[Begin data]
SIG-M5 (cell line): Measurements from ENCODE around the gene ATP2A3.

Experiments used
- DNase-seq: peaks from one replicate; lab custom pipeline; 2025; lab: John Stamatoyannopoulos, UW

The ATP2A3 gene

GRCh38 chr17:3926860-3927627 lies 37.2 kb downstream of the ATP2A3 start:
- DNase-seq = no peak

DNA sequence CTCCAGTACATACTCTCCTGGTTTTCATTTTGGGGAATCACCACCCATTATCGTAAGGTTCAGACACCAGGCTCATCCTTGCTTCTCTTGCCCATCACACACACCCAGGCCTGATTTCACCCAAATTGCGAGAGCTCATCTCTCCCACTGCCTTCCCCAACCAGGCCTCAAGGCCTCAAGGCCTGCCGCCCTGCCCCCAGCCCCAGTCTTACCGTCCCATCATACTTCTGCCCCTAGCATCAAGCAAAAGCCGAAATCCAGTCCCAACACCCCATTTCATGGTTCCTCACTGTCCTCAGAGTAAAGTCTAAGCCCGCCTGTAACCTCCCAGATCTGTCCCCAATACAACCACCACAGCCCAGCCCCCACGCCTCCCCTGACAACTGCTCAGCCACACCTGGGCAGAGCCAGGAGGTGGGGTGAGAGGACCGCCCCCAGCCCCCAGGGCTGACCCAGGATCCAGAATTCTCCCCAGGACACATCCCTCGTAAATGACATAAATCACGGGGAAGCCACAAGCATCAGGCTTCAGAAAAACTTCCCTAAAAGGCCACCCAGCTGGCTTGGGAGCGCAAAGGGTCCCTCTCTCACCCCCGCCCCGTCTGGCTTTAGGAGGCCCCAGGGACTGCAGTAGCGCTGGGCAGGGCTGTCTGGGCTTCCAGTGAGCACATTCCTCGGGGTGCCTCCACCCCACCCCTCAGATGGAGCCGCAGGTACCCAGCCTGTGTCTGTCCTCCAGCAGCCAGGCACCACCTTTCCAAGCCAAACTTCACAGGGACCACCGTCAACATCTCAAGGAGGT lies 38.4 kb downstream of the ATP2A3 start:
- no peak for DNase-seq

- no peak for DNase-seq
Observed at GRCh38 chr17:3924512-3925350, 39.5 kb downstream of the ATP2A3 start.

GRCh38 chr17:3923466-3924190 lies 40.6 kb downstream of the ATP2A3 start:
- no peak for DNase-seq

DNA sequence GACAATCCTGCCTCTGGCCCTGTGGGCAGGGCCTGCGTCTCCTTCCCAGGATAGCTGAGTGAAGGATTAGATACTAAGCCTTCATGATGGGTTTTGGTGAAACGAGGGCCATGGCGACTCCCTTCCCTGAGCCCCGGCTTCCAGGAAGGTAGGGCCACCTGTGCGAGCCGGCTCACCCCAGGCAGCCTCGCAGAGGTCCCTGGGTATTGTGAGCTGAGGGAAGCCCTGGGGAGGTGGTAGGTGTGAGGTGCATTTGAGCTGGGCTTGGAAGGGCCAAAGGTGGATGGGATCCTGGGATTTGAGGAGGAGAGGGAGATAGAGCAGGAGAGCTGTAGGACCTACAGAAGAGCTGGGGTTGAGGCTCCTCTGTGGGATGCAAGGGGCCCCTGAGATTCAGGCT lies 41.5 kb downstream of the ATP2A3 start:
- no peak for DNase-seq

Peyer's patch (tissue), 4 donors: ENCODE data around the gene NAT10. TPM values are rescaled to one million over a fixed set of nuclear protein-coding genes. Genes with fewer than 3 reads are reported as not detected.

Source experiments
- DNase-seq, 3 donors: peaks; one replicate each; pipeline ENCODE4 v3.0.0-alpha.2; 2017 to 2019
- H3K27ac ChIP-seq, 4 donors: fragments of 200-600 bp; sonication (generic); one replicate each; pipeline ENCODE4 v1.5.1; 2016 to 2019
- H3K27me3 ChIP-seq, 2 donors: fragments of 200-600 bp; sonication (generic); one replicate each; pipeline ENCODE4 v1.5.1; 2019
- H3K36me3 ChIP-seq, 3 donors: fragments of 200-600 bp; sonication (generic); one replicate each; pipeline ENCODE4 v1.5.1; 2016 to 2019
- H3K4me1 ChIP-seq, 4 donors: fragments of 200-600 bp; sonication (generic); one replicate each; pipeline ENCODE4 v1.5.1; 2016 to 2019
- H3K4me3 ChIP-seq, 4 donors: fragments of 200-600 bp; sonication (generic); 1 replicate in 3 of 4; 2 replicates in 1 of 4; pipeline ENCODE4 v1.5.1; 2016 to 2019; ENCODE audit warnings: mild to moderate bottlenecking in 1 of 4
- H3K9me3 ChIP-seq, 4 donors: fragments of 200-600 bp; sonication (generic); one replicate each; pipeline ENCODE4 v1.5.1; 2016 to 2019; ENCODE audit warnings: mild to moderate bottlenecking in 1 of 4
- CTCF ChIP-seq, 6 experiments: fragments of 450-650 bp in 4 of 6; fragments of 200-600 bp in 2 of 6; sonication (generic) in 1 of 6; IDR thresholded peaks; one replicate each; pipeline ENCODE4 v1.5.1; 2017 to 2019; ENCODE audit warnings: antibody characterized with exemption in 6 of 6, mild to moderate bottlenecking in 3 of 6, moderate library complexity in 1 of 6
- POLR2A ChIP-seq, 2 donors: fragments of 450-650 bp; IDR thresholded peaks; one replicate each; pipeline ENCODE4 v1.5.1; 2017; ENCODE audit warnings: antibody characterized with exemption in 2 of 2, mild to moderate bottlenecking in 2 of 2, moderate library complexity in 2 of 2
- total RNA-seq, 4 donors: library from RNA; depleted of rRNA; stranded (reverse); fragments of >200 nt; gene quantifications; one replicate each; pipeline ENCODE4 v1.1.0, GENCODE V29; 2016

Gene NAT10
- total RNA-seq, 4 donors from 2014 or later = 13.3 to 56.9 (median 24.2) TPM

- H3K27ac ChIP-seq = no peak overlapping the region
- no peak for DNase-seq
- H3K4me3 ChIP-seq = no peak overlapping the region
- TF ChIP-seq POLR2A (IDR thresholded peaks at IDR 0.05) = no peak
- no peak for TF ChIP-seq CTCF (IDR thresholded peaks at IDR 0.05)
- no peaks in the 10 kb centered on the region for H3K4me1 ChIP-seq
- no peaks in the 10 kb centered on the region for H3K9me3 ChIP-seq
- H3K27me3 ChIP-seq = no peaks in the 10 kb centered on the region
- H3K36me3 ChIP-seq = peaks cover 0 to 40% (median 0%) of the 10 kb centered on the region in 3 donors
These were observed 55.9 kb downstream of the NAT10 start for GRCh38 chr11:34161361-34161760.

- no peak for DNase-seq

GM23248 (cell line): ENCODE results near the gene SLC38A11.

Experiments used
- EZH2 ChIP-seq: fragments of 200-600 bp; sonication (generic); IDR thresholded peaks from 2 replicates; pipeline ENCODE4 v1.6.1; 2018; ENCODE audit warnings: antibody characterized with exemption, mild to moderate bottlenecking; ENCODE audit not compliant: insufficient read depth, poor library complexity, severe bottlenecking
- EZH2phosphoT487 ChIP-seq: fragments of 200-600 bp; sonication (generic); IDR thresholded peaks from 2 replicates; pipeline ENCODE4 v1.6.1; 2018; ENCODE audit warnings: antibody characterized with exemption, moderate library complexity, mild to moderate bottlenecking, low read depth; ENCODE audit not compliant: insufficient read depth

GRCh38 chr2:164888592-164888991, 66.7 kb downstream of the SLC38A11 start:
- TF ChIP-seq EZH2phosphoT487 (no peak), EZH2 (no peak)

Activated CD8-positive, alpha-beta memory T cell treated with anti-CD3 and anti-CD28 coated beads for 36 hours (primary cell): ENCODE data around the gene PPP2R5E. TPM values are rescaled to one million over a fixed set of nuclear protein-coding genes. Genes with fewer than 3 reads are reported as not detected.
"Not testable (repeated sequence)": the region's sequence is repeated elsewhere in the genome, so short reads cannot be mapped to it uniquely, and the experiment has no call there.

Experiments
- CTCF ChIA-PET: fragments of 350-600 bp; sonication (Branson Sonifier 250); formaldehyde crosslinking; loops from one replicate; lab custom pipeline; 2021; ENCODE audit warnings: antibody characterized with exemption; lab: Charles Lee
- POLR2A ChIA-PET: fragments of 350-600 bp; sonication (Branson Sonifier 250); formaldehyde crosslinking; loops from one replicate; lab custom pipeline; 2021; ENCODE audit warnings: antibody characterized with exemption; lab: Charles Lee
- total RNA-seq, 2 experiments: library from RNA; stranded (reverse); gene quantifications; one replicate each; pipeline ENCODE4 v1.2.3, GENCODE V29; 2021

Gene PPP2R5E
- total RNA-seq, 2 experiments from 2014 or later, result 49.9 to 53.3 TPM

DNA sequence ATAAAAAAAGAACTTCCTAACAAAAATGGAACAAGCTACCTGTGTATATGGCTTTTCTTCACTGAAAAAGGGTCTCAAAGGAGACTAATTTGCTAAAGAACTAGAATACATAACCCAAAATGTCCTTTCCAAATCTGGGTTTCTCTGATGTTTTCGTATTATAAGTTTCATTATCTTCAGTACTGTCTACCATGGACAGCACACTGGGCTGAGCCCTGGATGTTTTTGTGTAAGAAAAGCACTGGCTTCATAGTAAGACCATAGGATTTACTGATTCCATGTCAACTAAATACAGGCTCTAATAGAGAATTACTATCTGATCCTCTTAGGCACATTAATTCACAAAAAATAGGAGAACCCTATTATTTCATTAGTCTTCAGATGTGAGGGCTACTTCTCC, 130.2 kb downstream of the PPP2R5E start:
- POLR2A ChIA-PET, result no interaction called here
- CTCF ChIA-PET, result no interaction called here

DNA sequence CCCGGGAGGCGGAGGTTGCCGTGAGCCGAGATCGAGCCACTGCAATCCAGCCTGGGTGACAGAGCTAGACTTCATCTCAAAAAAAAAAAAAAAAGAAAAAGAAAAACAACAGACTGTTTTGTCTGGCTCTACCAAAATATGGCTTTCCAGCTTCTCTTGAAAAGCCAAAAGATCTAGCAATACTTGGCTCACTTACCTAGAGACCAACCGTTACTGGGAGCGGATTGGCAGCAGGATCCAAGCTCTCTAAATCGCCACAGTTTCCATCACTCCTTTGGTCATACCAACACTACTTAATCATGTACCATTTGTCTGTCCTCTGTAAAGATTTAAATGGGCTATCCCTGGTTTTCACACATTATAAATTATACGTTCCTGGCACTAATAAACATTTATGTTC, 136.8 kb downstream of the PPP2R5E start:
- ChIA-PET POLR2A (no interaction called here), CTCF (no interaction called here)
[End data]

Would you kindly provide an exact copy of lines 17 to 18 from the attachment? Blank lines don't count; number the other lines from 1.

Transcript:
- DNase-seq, 3 donors: peaks; one replicate each; pipeline ENCODE4 v3.0.0-alpha.2; 2017 to 2019
- H3K27ac ChIP-seq, 4 donors: fragments of 200-600 bp; sonication (generic); one replicate each; pipeline ENCODE4 v1.5.1; 2016 to 2019